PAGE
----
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pedel Member since 2009 9 posts
PEGA
Posted: August 3, 2018
Last activity: August 3, 2018
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Rule Naming Best Practices

What your thoughts/opinions on the following?

In OO code development there are best practices for naming things whether called attributes (properties in Pega) or methods (rules in Pega).

Anything that returns a boolean (TrueFalse) for example should sound like a question, e.g., IsBla.

A rule should also reflect whether it is generic or specific.

Ask yourself, does the rule belong at the enterprise layer or is it specific to an application or even specific to a case type?

It is fine to define a generic-sounding rule if it is expected to be overridden as rules in the inheritance path specialize (inheritance is an OO requirement).

You do not want to name a rule too generically when the implementation only does one specific thing.

The consumer of the rule would be fooled into thinking the rule does what it says when in reality it only works in certain situations.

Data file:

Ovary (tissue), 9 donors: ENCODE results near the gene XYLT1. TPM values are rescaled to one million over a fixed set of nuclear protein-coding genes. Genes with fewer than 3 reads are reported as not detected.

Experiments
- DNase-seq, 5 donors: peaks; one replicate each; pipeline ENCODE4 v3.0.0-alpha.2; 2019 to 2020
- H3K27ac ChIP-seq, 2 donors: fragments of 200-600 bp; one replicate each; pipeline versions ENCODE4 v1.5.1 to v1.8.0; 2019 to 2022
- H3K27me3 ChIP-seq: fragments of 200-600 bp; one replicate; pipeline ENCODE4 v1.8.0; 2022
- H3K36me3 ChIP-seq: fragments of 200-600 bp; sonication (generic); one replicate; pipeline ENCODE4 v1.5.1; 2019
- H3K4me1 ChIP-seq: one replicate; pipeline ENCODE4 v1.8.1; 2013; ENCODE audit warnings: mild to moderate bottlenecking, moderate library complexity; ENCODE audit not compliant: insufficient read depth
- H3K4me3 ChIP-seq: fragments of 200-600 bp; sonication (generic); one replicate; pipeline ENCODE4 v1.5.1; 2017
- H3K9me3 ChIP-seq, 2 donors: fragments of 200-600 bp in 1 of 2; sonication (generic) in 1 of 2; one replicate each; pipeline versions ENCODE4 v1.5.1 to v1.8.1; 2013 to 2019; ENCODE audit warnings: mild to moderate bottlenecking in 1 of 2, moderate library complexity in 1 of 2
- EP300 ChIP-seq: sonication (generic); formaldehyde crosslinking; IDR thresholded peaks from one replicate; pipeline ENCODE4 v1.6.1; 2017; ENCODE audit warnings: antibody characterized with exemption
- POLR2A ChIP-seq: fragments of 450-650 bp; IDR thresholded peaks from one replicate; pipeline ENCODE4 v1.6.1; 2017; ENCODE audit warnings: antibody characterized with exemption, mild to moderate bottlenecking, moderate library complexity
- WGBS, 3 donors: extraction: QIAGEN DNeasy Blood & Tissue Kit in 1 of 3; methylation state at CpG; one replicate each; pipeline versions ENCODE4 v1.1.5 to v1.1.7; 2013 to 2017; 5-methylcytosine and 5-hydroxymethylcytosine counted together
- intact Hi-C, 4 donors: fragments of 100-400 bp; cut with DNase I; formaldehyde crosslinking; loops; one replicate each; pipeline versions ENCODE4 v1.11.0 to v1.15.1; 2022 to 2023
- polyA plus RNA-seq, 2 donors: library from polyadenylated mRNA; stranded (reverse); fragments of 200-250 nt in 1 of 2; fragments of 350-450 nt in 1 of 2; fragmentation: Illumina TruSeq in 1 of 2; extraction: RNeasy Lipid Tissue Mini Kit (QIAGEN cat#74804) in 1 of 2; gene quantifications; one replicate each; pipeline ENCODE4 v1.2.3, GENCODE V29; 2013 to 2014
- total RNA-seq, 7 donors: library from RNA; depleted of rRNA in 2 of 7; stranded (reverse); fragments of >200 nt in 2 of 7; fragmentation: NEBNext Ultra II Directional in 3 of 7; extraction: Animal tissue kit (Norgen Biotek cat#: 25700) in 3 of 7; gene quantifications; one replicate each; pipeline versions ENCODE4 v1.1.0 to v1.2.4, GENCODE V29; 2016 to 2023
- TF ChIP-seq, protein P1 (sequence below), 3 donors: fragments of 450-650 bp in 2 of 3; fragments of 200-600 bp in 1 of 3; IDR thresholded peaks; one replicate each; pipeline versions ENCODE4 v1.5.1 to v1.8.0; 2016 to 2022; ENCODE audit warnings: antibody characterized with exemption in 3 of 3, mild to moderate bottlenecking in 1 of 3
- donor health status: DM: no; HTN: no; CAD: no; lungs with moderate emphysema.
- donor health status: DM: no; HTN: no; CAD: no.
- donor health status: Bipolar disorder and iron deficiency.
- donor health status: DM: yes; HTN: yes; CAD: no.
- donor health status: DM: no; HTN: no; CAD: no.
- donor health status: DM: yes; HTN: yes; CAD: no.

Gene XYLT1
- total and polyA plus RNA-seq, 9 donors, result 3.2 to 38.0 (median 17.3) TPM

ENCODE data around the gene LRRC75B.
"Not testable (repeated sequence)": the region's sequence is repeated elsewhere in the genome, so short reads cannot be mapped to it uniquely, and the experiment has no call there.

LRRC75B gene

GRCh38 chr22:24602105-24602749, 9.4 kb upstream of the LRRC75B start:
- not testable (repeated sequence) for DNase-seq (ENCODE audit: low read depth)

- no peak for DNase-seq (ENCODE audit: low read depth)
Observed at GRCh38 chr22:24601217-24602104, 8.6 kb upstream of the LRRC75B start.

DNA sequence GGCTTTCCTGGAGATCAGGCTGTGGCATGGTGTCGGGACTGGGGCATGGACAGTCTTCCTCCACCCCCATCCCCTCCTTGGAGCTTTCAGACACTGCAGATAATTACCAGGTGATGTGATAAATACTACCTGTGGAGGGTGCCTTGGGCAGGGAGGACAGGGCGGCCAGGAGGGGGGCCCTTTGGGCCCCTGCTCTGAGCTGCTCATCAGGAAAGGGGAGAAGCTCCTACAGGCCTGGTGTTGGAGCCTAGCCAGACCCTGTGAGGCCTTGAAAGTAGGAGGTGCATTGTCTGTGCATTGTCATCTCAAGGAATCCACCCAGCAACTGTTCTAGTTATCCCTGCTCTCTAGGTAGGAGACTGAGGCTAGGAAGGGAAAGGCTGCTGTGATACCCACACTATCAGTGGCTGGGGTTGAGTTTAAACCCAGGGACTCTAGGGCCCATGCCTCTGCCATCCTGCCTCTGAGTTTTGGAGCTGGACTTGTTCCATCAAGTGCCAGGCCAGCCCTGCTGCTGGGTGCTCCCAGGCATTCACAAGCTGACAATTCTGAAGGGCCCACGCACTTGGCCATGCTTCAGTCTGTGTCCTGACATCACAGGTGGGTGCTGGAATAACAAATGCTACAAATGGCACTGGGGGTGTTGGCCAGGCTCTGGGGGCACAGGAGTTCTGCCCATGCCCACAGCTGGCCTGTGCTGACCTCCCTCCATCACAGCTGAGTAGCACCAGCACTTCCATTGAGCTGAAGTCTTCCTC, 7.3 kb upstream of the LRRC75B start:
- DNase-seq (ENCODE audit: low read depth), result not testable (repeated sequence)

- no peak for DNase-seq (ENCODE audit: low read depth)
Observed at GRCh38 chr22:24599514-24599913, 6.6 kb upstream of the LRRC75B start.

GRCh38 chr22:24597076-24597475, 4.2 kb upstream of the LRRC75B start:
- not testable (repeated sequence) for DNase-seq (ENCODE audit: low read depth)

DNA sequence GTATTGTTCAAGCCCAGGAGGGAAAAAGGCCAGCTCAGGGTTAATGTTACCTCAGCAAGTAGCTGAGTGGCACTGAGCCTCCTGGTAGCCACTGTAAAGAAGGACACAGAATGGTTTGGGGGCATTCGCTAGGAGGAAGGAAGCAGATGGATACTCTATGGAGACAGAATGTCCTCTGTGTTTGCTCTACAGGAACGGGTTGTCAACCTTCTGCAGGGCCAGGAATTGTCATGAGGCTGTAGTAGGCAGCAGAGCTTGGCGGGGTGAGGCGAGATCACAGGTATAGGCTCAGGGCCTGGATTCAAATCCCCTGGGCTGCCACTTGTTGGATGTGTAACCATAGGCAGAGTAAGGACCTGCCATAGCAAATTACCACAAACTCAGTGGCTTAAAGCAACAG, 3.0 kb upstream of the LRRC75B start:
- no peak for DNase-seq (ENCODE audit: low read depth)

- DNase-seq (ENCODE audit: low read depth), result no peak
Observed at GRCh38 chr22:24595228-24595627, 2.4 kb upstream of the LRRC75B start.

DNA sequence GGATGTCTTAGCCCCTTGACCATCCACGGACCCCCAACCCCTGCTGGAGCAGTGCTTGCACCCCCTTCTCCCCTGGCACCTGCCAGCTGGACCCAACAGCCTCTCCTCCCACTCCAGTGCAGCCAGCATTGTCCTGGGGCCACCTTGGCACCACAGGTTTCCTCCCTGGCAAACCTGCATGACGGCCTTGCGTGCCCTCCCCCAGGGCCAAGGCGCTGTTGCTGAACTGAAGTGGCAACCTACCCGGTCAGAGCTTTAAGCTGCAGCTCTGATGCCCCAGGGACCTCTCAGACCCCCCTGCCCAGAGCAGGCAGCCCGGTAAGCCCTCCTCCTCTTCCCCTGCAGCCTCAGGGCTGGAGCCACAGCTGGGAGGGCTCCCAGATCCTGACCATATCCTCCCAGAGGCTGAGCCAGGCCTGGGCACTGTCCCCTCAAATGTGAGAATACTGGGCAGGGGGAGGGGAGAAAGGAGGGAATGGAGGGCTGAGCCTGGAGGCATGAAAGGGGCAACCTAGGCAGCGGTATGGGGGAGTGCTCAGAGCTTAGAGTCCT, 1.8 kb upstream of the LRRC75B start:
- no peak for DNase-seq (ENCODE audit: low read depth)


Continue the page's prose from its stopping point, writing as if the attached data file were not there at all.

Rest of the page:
A rule should also not be named too specifically.

A rule should not give away what it encapsulates (encapsulation is an OO requirement).

A rule does not need to say what properties it uses internally – StartDate for example.

Similar to Java methods accepting arguments, a rule accepts parameters.

As opposed to StartDateIsFuture you would define a When rule named IsFuture that accepts a DateTime parameter.

A rule name should also not say how it does something as that may be subject to change.

A rule name should indicate its “contract”, i.e., what “service” it provides.

This follows the Open/Closed Principle.

Once you define a rule and have consumers, if you change the rule dramatically, such as adding required parameter, you impact all of the rule’s consumers.

The whole idea of OO programming is to avoid “ripple effects”.

You will not get anywhere if you keep having to revert back to changing code that is a consumer/client of other code.

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